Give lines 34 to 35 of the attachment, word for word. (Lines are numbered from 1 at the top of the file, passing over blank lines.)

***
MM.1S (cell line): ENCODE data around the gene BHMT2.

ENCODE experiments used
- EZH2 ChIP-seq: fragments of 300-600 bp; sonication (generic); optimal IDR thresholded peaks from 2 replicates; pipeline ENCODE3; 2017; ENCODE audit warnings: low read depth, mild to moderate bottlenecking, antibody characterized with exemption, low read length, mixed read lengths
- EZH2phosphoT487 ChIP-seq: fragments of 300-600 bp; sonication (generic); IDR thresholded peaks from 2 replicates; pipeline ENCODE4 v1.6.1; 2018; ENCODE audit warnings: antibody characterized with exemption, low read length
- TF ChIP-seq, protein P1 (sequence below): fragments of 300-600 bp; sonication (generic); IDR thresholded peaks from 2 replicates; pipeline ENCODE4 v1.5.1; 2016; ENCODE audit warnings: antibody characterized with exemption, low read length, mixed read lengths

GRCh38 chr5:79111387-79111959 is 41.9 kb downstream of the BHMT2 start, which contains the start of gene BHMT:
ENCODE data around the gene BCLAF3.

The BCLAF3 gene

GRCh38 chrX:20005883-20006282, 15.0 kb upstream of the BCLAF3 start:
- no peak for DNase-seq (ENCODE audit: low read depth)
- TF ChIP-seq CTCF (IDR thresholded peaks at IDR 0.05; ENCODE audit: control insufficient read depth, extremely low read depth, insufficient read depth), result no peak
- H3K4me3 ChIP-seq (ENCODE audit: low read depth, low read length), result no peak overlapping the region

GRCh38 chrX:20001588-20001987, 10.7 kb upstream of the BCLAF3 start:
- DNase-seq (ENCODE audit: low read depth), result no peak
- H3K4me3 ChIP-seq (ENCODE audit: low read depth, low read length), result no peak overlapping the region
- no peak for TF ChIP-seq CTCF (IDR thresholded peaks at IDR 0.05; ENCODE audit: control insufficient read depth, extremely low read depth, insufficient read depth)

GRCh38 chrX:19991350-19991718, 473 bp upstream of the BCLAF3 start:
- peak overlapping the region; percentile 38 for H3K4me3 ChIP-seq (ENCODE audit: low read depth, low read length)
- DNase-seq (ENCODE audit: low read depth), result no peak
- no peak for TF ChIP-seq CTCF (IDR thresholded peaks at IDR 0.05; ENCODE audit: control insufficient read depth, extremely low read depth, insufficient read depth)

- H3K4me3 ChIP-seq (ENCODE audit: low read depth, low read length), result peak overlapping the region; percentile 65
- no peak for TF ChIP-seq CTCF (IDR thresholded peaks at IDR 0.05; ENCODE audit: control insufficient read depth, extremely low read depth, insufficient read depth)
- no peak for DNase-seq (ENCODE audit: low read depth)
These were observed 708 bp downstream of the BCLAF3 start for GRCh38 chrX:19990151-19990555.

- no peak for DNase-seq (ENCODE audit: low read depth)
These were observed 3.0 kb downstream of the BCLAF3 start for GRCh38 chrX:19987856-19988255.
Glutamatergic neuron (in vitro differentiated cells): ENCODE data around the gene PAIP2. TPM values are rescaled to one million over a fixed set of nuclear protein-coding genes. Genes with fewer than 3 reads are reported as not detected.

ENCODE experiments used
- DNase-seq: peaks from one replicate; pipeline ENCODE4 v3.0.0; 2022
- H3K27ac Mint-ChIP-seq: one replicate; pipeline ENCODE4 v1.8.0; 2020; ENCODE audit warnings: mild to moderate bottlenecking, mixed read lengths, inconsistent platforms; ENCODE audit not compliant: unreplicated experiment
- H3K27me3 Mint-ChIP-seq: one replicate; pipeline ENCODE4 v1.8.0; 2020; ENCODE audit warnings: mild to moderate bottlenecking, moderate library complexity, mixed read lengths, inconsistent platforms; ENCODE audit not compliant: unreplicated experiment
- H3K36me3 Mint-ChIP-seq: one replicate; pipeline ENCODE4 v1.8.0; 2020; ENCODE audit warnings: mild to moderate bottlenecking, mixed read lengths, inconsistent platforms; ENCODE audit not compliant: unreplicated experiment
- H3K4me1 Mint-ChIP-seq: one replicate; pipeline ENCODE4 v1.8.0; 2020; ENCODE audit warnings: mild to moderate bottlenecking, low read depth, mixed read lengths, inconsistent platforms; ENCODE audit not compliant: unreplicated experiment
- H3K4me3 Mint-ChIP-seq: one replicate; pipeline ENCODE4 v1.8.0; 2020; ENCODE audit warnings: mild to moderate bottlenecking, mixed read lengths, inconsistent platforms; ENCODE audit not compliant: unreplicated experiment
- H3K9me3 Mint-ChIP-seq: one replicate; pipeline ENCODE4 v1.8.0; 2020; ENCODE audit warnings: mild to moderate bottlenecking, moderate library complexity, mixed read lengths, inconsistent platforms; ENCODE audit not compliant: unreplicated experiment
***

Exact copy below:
- H3K4me3 Mint-ChIP-seq: one replicate; pipeline ENCODE4 v1.8.0; 2020; ENCODE audit warnings: mild to moderate bottlenecking, mixed read lengths, inconsistent platforms; ENCODE audit not compliant: unreplicated experiment
- H3K9me3 Mint-ChIP-seq: one replicate; pipeline ENCODE4 v1.8.0; 2020; ENCODE audit warnings: mild to moderate bottlenecking, moderate library complexity, mixed read lengths, inconsistent platforms; ENCODE audit not compliant: unreplicated experiment